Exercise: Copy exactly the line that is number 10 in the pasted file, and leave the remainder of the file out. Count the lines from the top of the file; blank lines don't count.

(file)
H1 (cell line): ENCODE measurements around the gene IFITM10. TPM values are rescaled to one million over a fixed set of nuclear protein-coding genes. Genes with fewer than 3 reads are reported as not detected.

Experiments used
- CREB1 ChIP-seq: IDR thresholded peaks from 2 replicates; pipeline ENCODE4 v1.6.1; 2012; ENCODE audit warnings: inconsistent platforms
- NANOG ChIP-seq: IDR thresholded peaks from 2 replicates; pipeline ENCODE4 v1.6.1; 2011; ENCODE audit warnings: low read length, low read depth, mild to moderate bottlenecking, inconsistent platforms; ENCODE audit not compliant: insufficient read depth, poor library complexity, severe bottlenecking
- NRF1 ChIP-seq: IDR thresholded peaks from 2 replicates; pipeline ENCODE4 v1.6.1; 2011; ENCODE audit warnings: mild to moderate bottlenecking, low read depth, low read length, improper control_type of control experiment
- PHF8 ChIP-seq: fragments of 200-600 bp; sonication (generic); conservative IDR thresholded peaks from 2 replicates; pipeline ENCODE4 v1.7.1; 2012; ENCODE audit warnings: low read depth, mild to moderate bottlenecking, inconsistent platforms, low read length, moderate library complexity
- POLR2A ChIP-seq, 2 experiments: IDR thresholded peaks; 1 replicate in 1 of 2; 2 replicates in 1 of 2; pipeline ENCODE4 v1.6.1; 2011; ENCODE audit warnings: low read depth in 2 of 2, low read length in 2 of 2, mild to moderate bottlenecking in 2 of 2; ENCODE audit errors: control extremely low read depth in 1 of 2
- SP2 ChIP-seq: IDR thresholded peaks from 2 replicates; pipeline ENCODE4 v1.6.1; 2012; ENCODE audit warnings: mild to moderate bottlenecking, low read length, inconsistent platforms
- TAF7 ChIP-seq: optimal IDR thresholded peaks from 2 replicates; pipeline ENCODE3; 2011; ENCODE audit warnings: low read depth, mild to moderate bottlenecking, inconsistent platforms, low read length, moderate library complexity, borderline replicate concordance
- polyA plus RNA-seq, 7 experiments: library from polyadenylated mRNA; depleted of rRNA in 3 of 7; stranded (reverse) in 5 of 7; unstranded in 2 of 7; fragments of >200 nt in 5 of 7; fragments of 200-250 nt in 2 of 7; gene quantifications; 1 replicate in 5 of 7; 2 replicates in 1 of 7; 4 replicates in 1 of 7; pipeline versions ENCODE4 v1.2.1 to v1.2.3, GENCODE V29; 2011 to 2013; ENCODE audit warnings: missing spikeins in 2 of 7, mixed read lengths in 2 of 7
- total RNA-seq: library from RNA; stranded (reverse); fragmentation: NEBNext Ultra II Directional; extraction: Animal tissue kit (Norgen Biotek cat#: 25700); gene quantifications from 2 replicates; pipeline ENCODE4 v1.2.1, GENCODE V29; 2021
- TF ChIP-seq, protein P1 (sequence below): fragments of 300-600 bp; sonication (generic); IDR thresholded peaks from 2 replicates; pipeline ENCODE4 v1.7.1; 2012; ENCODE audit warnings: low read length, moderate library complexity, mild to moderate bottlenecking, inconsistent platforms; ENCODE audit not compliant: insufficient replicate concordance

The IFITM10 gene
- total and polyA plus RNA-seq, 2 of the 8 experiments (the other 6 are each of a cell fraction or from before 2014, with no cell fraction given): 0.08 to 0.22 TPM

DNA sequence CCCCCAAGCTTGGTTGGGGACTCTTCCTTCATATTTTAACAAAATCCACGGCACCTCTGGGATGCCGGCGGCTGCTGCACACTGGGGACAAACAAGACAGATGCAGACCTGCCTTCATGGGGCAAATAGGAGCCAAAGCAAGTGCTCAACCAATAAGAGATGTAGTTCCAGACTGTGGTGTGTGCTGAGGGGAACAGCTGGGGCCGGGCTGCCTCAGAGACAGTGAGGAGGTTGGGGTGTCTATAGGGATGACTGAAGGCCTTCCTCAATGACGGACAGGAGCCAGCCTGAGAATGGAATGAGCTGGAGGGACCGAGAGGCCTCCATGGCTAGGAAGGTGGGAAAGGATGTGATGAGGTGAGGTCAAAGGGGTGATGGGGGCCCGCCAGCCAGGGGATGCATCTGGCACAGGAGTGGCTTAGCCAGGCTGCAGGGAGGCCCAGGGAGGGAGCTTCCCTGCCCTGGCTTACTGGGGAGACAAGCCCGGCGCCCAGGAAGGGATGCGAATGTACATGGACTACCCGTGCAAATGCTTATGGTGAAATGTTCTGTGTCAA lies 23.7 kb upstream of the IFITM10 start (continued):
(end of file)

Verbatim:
- polyA plus RNA-seq, 7 experiments: library from polyadenylated mRNA; depleted of rRNA in 3 of 7; stranded (reverse) in 5 of 7; unstranded in 2 of 7; fragments of >200 nt in 5 of 7; fragments of 200-250 nt in 2 of 7; gene quantifications; 1 replicate in 5 of 7; 2 replicates in 1 of 7; 4 replicates in 1 of 7; pipeline versions ENCODE4 v1.2.1 to v1.2.3, GENCODE V29; 2011 to 2013; ENCODE audit warnings: missing spikeins in 2 of 7, mixed read lengths in 2 of 7